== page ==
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Large amount of cash in blue bank envelope lost in or around Floresville Tax Office (across from library). Call if found, I can identify details, Jan 830-391-3757.

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HEAD REGISTERED NURSE. Camino Real Community Services (CRCS) is looking for a Texas licensed Registered Nurse with clinical psychiatric nursing and management experience to serve as our Lead RN for a Crisis Residential Facility. Position is in Lytle, Texas with hours that are generally between 8 a.m.–7 p.m., Monday through Friday, but includes some weekend coverage-schedule requires flexibility. Must participate in on-call rotation to ensure the facility remains operational. This position is 75% direct care. Submit resume to Camino Real CS, Attn: HRS, P.O. Box 725, Lytle, TX 78052. Fax 830-772-4304. Visit www.caminorealcs.org for details. EOE.
Sales position available at ALEXANDER FORD Kenedy, TX. No auto sales experience necessary and working with the public is a bonus. Must be a self start and motivated. Great work environment and benefits! No phone calls please. Email resume to stacrkelley@yahoo.com.
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Scam Central


The Grandparent Scam: Don’t Let It Happen to You




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April 3, 2012 | 1,280 views | Post a comment

You’re a grandparent, and you get a phone call or an e-mail from someone who identifies himself as your grandson. “I’ve been arrested in another country,” he says, “and need money wired quickly to pay my bail. And oh by the way, don’t tell my mom or dad because they’ll only get upset!”

This is an example of what’s come to be known as “the grandparent scam”--yet another fraud that preys on the elderly, this time by taking advantage of their love and concern for their grandchildren.

The grandparent scam has been around for a few years--our Internet Crime Complaint Center (IC3) has been receiving reports about it since 2008. But the scam and scam artists have become more sophisticated. Thanks to the Internet and social networking sites, a criminal can sometimes uncover personal information about their targets, which makes the impersonations more believable. For example, the actual grandson may mention on his social networking site that he’s a photographer who often travels to Mexico. When contacting the grandparents, the phony grandson will say he’s calling from Mexico, where someone stole his camera equipment and passport.

Common scenarios include:

•A grandparent receives a phone call (or sometimes an e-mail) from a “grandchild.” If it is phone call, it’s often late at night or early in the morning when most people aren’t thinking that clearly. Usually, the person claims to be traveling in a foreign country and has gotten into a bad situation, like being arrested for drugs, getting in a car accident, or being mugged...and needs money wired ASAP. And the caller doesn’t want his or her parents told.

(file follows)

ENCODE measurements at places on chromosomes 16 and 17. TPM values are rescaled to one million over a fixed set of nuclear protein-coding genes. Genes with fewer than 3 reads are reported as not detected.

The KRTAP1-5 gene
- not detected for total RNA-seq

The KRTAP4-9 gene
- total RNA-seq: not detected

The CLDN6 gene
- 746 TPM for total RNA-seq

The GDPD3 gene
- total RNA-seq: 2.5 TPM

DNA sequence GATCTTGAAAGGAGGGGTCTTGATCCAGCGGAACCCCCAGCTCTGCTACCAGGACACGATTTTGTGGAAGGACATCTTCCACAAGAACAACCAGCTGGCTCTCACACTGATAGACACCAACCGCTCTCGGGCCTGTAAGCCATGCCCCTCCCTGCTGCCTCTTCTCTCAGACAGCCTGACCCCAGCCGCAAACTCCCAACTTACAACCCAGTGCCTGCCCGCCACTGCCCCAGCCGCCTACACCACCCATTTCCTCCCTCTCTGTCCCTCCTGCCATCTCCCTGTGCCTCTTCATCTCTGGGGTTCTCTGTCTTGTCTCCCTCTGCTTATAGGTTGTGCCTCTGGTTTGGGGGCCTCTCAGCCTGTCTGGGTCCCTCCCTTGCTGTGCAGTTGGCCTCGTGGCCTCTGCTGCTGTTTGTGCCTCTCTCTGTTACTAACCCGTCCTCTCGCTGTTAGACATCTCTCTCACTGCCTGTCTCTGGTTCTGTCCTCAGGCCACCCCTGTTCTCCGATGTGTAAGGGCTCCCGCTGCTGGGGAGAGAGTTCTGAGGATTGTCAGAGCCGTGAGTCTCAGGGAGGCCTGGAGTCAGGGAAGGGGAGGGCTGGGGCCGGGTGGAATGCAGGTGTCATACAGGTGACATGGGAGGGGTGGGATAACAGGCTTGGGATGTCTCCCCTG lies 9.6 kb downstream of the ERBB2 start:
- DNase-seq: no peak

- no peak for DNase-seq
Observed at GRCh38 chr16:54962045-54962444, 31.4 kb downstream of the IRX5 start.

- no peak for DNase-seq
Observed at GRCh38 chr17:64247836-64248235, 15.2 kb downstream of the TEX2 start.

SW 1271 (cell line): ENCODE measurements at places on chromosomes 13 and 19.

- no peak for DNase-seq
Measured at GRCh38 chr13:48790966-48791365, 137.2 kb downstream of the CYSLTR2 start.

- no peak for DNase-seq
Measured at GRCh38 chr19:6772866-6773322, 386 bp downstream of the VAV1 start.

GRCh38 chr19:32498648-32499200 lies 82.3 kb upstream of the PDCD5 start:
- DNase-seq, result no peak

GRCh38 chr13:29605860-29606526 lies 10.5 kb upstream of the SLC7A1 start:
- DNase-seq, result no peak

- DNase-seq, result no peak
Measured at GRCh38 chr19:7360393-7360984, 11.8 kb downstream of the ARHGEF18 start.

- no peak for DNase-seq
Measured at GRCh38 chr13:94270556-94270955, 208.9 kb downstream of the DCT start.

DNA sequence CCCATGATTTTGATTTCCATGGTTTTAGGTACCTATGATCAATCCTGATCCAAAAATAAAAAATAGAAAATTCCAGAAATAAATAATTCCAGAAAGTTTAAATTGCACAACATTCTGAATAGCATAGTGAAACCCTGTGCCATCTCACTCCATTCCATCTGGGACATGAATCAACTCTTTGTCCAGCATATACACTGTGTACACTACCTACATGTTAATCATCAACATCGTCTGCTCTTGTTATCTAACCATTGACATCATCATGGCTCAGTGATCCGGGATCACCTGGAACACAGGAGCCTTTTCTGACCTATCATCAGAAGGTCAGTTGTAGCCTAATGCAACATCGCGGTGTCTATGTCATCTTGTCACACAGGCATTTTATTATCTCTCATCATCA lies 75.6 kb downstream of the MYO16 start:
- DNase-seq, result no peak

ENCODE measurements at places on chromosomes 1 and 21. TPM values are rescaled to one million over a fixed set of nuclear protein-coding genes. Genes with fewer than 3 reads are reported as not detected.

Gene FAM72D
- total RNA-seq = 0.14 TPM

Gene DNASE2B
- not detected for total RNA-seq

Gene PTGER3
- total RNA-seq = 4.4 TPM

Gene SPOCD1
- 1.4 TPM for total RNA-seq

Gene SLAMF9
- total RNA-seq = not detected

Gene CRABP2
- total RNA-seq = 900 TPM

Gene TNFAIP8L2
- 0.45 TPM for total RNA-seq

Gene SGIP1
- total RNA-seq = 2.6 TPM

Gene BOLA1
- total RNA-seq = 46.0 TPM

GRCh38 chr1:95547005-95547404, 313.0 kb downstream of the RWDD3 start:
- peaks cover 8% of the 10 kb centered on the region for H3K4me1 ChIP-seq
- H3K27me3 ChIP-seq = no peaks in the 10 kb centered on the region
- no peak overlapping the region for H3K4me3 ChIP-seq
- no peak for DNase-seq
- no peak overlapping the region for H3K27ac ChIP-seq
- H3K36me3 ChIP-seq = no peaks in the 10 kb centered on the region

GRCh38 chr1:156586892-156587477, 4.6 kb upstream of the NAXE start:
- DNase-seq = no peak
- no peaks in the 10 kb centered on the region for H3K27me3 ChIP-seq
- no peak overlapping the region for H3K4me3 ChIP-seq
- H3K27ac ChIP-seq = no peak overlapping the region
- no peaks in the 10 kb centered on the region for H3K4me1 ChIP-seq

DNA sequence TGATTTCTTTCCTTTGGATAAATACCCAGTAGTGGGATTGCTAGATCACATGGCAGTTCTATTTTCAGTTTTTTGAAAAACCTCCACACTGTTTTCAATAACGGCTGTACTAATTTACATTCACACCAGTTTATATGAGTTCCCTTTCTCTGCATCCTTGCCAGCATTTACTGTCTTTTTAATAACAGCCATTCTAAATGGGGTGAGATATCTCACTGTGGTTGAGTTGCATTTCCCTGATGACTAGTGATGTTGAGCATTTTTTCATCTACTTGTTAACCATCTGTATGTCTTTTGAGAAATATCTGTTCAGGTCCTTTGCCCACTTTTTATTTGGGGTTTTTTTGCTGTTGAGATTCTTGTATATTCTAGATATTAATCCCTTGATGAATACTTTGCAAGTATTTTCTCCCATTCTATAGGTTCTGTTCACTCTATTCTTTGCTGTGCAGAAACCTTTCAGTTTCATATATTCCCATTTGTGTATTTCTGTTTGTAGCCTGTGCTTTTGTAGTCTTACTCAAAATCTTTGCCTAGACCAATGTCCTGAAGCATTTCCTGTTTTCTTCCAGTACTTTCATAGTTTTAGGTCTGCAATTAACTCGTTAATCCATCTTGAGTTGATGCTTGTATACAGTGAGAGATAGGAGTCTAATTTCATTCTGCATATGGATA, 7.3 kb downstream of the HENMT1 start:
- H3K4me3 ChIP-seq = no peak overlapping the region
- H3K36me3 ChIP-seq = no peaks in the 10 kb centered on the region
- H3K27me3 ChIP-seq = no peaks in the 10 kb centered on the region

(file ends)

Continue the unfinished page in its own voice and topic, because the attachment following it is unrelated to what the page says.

•Sometimes, instead of the “grandchild” making the phone call, the criminal pretends to be an arresting police officer, a lawyer, a doctor at a hospital, or some other person. And we’ve also received complaints about the phony grandchild talking first and then handing the phone over to an accomplice...to further spin the fake tale.

•We’ve also seen military families victimized: after perusing a soldier’s social networking site, a con artist will contact the soldier’s grandparents, sometimes claiming that a problem came up during military leave that requires money to address.

•While it’s commonly called the grandparent scam, criminals may also claim to be a family friend, a niece or nephew, or another family member.
What to do if you have been scammed. The financial losses in these cases--while they can be substantial for an individual, usually several thousand dollars per victim--typically don’t meet the FBI’s financial thresholds for opening an investigation. We recommend contacting your local authorities or state consumer protection agency if you think you’ve been victimized. We also suggest you file a complaint with IC3, which not only forwards complaints to the appropriate agencies, but it collates and analyzes the data--looking for common threads that link complaints and help identify the culprits.

And, our advice to avoid being victimized in the first place:

•Resist the pressure to act quickly.
•Try to contact your grandchild or another family member to determine whether or not the call is legitimate.
•Never wire money based on a request made over the phone or in an e-mail....especially overseas. Wiring money is like giving cash--once you send it, you can’t get it back.

SOURCE: Federal Bureau of Investigation, Internet Crime Complaint Center
 

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